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A Note of Protest

I had thought to write a pithy post about the weekend of fine food that celebrated my husband’s birthday, but all I can seem to focus on at the moment is how terrible I feel in the wake of all those calorie laden repasts. After giving free reign to my taste buds all weekend, I feel an enormous resistance to pulling myself back in. It’s Monday and I want nothing but to continue gorging on one gourmet treat after another, knowing that to do so would soon make real what at this point is only a crazy, imagined sense that I’m getting fat.

I know that I’m not alone in this struggle with food and fat. Learning to enjoy the bounty of all the fantastic food available, especially to those of us who love to cook and bake, while trying to avoid the physical ramifications of over indulging is an ongoing challenge for many of us. I haven’t yet landed on any easy answer but sometimes just sharing the journey can help.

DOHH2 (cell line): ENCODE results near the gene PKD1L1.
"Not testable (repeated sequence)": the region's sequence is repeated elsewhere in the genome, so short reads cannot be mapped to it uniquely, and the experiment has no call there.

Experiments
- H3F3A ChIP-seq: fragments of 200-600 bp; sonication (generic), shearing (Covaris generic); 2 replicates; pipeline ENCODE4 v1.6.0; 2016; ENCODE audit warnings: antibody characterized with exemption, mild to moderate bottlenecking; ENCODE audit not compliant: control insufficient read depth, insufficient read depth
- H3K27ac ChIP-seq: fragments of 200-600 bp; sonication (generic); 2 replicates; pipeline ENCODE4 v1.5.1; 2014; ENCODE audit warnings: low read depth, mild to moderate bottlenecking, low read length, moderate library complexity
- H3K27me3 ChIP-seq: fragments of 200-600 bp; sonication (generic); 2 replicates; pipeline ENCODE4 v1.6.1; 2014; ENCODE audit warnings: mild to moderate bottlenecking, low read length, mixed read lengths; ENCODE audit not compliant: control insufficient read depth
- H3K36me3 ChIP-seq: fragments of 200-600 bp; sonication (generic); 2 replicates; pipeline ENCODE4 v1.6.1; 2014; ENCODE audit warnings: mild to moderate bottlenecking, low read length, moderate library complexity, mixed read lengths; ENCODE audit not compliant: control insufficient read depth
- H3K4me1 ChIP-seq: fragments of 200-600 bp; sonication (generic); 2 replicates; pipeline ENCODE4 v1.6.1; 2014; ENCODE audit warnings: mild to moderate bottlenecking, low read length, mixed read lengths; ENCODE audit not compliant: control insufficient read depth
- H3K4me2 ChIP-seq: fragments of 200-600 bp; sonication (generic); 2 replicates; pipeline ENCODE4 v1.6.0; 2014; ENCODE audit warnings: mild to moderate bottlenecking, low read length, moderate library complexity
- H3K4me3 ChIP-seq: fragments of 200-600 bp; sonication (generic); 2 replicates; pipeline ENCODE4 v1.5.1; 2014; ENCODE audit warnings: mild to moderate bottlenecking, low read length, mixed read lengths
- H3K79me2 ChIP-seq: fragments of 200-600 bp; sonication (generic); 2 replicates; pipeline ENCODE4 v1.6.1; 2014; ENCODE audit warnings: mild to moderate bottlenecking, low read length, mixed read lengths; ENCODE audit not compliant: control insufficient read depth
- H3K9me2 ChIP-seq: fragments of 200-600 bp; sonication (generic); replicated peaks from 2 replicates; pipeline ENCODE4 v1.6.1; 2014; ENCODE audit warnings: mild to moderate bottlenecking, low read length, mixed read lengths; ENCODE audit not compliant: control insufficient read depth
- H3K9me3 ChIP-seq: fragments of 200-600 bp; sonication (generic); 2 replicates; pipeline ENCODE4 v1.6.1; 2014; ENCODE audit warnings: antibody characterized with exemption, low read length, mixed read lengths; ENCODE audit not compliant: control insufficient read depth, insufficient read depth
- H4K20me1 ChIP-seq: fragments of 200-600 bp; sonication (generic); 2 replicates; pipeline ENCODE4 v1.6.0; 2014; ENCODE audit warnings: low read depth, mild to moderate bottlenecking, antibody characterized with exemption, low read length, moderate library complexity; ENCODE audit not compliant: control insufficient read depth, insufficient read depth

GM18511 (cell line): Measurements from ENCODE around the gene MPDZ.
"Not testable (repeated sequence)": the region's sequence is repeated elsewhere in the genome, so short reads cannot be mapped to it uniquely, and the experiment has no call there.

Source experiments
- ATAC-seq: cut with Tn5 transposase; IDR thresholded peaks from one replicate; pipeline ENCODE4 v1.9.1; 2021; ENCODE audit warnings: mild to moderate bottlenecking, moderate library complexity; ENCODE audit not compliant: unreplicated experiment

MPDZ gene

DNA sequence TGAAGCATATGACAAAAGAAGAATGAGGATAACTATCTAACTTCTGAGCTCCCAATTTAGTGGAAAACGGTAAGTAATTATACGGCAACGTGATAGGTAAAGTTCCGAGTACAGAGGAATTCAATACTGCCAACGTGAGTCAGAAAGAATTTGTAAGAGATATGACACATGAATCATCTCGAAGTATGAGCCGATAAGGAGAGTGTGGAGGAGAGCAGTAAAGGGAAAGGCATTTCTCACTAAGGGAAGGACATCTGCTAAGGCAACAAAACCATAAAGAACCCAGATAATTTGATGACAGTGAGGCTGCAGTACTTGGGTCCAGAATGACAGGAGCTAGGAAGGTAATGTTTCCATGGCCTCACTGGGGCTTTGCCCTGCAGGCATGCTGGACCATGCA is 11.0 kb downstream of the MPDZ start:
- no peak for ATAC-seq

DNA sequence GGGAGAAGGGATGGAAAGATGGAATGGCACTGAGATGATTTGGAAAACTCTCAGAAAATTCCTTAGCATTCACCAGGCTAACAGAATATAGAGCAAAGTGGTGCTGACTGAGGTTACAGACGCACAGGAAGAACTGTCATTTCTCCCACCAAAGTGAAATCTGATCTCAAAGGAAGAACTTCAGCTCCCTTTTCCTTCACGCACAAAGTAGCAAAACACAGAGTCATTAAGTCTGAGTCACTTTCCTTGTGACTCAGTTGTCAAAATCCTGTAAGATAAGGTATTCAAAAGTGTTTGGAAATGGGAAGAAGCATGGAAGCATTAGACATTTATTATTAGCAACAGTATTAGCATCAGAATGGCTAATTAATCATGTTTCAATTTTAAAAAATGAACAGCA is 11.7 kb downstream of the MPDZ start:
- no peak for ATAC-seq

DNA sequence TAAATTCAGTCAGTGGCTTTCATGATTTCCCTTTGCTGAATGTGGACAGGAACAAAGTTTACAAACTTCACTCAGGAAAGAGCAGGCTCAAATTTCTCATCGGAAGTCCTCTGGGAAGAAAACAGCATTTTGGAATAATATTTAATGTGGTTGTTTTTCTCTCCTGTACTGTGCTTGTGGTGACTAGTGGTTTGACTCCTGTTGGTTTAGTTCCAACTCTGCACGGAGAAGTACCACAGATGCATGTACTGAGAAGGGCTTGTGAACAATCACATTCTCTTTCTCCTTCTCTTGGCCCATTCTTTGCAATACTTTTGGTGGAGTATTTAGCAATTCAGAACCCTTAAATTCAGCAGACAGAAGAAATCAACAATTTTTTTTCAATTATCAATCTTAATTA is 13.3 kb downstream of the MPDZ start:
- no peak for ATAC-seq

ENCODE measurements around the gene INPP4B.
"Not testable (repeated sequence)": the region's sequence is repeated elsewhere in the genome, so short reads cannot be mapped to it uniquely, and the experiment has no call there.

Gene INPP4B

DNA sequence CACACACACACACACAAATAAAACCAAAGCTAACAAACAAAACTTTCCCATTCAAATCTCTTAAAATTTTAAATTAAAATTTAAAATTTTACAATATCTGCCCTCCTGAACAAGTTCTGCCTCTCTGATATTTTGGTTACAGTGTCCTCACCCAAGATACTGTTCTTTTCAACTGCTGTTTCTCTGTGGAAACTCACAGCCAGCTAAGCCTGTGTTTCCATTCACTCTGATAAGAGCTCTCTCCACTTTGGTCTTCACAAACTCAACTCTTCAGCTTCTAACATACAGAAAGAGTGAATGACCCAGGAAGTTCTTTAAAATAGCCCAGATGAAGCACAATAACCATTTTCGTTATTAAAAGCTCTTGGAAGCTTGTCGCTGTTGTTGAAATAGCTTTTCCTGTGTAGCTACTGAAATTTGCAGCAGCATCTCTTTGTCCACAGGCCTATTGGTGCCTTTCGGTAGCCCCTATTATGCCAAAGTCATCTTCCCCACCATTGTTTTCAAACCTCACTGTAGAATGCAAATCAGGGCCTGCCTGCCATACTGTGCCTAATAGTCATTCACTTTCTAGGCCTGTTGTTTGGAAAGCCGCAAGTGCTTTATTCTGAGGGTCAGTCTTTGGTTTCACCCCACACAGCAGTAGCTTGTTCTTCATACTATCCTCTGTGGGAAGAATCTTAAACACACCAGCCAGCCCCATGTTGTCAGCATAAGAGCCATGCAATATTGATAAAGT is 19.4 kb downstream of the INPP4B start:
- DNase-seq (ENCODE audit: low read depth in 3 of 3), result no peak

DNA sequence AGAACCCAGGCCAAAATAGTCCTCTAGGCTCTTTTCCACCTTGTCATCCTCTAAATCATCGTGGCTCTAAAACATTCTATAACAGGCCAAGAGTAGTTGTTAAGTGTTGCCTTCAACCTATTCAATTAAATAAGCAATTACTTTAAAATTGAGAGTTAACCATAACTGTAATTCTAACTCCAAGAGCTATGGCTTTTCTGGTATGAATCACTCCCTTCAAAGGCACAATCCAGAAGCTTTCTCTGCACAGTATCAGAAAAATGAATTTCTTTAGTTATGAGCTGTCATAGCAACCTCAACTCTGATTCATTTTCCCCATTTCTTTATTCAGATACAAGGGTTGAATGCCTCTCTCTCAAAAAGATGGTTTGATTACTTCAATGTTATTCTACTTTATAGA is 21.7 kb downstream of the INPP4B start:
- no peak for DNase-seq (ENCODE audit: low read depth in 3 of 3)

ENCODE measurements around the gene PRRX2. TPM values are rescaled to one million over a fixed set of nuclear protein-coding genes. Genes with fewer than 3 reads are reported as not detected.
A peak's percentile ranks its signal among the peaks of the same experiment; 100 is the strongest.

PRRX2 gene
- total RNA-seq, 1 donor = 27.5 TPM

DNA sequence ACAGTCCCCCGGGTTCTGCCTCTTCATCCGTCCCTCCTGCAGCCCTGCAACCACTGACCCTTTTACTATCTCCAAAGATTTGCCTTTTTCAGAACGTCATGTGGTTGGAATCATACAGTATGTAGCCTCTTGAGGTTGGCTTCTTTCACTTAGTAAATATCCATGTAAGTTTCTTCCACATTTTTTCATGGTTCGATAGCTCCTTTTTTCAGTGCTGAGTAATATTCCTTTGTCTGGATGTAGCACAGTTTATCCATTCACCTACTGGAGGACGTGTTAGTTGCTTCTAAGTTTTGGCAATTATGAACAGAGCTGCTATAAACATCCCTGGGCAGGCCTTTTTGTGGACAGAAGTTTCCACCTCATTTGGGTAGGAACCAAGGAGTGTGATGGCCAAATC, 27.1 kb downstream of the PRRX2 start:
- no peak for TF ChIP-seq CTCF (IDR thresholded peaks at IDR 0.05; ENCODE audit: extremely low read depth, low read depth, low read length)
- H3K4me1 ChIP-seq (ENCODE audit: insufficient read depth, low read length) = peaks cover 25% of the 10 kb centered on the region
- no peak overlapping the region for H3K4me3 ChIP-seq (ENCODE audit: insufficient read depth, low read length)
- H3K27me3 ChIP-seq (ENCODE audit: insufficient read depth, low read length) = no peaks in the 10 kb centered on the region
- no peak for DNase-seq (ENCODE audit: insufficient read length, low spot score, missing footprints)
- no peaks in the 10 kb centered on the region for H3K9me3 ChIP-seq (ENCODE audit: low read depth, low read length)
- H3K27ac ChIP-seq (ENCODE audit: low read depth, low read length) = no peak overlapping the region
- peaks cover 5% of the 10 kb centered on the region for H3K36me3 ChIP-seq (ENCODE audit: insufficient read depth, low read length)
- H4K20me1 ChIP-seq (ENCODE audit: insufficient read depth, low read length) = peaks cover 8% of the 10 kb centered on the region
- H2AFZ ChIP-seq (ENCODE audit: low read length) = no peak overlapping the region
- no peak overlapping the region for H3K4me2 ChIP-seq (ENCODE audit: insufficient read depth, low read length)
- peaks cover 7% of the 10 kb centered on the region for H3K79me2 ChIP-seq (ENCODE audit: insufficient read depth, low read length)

There are answers, of course; just not easy ones. Exercise helps and balance is definitely the key. Everything in moderation, as they say. But moderation isn’t easy, at least not for me. If something is good, I want more of it. Preferably, right now. Like a good friend of mine says: I can get addicted to anything that makes me feel good now and bad later. So here I am admitting that the indulgences of this past weekend, while fabulous at the time, don’t feel so hot now but still, I want more!

Fortunately, all the leftovers were cleverly recycled and consumed yesterday (I will  post about this soon!) so the fridge is bare of anything truly tempting. I’m back on my weekday regimen of lean protein, veggies and whole grains but I just needed to register my feelings of protest. Thanks for reading and I’d love to know: how are you all doing with the war between food and fat?